The problem of patient medical information being stolen is not going away any time soon nor is the threat of medical iPad theft. As an example in a Jan. 3, 2018 article in beckershospitalreview.com by Julie Spitzer, “Stolen computer at Penn Medicine compromises 1k patient records”, the writer says, “Philadelphia-based Penn Medicine mailed letters to roughly 1,000 patients, alerting them to a potential compromise of their personal information after an unencrypted laptop was stolen from the hospital…” The facility claimed that credit card, bank account information and social security numbers were not included in the computer but other patient data was. The solutions many medical institutions want to implement are stricter encryption and security password implementation to prevent potential hacking should a device be stolen. The team at Loss Prevention Systems Inc. has a better means of protecting against iPad theft and medical tablet theft and that is the use of a Bug Tag on all devices.
The Bug Tag uses electronic article surveillance (EAS) technology working with EAS pedestals to create a virtual electronic barrier to theft. The tag emits a constant radio frequency signal. When that signal is detected by a EAS pedestal a sound is activated that is so loud that in a big box retail store it can be heard from one end of the building to the other. LED lights in pedestals flash drawing more attention to an attempted breach (it also alerts someone who may be hearing impaired that a tagged device is being removed from the building). When an alarm is set off employees respond to the exit and retrieve the device from the offending party. What if the thief runs out after an alarm? Use the 3-alarm Bug Tag and an internal alarm in the tag activates and the criminal can be picked out in a crowd. What if someone just pulls a tag off and then steals the iPad? No problem. The same internal alarm activates if the tag is tampered with and employees respond to the sound of the alarm and recover the unit. As a Loss Prevention Manager I saw the effectiveness of EAS pedestals and how the alarms saved untold thousands of dollars in merchandise in my store. That same protection can keep mobile medical devices in a medical facility.
The concern over continued medical device theft and data breaches is extensive enough that a story in delawareonline.com Dec 18, 2017 by Meredith Newman, “Delaware doctors, hospitals increase security as medical data breaches continue nationwide” said that the Delaware Health Information Network “…recently hired a privacy and security compliance manager whose sole job is to monitor the safety of patient data and address any concerns that might come up.” The story also reported that there is insurance medical providers can purchase to cover data breaches and these policies can include prebreach and postbreach services! I understand the importance of protecting yourself against lawsuits but when you have to talk about PREBREACH coverage something seems very out of whack to me.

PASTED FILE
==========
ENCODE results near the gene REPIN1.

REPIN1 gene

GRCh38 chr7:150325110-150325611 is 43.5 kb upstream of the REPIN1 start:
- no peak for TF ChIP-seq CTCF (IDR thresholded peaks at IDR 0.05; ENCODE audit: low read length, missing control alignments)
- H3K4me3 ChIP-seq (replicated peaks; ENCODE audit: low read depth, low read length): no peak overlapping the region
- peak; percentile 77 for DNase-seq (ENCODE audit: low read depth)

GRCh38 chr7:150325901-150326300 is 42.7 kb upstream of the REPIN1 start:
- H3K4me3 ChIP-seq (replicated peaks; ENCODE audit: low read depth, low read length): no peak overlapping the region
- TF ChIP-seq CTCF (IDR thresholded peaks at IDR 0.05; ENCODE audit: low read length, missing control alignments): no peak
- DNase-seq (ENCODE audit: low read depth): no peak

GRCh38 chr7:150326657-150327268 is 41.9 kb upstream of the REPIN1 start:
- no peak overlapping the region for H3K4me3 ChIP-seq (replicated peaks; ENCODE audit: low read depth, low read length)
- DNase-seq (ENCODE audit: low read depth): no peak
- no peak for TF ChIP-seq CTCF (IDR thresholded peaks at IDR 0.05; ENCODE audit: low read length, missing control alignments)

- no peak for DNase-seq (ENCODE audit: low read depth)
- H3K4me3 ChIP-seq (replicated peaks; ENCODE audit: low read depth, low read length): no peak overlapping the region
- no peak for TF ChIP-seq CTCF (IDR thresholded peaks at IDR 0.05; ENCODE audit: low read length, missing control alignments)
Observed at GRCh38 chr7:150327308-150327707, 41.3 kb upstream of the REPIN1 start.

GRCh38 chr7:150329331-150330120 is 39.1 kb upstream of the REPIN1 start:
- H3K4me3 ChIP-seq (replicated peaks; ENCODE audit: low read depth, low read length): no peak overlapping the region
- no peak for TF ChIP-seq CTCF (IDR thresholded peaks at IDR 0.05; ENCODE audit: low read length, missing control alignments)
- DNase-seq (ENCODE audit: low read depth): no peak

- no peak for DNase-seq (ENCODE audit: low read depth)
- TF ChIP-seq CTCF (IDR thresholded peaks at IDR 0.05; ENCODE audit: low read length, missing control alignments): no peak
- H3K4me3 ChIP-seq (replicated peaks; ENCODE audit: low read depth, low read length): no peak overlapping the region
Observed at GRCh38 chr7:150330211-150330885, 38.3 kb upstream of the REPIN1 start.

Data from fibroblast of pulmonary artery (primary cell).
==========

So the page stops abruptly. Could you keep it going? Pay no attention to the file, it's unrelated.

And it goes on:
Encrypting of devices and using strong password protection is important to keep hackers out but the bigger issue is the loss and theft of devices. Many of these mobile computers and handheld devices are being taken home and leaving the security of the building. Use dedicated devices that are held in the building and protect them with a Bug Tag. It might be a bit inconvenient to have to check a device in and out at the beginning and end of the day but the risk of leaving it where it could be stolen is a bigger concern. Many of the HIPPA violations involving data breaches that are reported to the Department of Health and Human Services are caused by computers that have been stolen from cars or homes when taken home. Wouldn’t it make more sense to keep them in a building and protected with anti-theft devices?
Medical computer tablet theft and iPad theft are happening on a regular basis. As more and more healthcare providers become reliant on electronic resources and digital documentation it is important that patient information is a priority. Use all of the security resources that are available to you and that includes securing the devices you rely on to do your work. Use the Bug Tag and stop criminals before they can spirit a device out of your building.
Get more information on a Bug Tag, contact us or call 1.866.914.2567 today.